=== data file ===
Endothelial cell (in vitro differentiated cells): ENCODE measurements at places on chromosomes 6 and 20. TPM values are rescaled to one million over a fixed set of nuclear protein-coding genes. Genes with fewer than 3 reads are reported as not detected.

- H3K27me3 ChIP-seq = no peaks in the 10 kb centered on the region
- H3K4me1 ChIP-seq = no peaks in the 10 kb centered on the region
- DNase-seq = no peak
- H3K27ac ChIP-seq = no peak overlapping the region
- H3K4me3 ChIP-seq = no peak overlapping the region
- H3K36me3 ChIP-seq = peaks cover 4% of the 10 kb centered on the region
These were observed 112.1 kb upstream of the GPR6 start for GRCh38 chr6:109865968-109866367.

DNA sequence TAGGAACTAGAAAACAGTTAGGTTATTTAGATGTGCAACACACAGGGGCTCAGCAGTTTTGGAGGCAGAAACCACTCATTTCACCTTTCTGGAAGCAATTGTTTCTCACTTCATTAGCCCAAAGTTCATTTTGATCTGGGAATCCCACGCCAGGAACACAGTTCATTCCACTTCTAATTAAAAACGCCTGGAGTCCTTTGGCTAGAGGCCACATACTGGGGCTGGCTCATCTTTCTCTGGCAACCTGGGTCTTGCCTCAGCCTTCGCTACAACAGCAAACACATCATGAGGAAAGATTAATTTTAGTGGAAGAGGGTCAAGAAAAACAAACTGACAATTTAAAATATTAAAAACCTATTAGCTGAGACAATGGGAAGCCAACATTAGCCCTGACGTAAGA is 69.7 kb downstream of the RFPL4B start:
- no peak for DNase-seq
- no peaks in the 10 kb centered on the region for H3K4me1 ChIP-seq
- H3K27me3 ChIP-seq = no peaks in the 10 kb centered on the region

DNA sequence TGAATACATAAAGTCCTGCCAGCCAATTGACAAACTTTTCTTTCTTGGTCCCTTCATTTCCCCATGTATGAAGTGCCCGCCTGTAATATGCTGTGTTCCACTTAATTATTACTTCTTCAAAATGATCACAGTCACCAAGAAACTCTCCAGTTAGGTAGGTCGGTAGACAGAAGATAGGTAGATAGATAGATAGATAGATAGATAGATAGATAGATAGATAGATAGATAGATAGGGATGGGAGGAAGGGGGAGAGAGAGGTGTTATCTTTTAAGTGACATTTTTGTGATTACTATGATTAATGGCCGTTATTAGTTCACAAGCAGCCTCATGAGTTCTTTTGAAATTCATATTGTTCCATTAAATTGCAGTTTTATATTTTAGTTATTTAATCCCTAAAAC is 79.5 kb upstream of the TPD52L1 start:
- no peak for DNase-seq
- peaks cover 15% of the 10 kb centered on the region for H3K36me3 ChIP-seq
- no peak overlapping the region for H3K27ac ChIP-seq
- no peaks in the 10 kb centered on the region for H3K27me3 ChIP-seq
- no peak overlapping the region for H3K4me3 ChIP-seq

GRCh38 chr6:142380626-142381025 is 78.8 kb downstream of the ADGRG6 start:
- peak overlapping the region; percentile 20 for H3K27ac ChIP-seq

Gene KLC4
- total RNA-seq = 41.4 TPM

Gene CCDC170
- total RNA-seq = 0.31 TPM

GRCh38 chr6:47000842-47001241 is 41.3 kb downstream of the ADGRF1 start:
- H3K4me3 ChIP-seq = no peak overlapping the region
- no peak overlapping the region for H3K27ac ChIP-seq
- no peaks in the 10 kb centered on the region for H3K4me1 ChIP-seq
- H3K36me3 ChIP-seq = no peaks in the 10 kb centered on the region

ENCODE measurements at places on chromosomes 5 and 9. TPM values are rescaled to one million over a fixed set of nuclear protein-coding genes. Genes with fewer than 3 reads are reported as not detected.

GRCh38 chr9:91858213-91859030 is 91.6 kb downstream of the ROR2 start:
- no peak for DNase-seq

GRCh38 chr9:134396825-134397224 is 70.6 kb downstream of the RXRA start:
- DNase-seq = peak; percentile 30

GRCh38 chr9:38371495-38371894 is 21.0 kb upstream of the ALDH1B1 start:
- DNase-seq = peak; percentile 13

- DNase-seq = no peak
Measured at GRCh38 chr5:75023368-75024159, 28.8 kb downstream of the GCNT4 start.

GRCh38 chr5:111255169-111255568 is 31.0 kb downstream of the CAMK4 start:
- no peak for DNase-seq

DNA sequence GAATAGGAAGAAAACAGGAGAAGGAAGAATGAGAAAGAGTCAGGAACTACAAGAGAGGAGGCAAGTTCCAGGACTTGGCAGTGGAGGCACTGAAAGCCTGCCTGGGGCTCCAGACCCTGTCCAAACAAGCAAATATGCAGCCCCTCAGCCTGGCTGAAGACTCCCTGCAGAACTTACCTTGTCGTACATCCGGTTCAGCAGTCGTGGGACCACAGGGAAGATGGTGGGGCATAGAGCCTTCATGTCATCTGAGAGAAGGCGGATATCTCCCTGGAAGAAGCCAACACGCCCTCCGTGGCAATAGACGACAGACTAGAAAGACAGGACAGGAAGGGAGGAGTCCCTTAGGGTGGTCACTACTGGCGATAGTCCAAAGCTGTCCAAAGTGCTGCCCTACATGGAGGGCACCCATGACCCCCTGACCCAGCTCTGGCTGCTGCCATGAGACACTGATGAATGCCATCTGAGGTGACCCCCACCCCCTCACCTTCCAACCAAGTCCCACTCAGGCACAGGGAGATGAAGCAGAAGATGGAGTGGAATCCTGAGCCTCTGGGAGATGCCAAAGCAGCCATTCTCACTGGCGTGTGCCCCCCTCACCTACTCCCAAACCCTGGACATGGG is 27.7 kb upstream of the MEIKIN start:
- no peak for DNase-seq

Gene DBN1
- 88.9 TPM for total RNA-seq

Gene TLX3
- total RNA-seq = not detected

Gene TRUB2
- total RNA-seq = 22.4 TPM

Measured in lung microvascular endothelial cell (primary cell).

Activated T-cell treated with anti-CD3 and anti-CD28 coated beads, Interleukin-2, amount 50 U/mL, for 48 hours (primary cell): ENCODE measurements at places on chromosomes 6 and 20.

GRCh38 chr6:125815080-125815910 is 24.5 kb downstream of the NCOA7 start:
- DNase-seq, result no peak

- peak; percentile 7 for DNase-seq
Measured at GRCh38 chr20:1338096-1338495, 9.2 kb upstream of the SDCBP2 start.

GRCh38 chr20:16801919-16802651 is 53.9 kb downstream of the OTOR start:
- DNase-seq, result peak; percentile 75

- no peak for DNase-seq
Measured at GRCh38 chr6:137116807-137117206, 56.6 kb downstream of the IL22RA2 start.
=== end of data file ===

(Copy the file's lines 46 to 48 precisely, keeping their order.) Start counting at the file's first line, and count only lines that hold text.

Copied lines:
- total RNA-seq = not detected

Gene TRUB2
- total RNA-seq = 22.4 TPM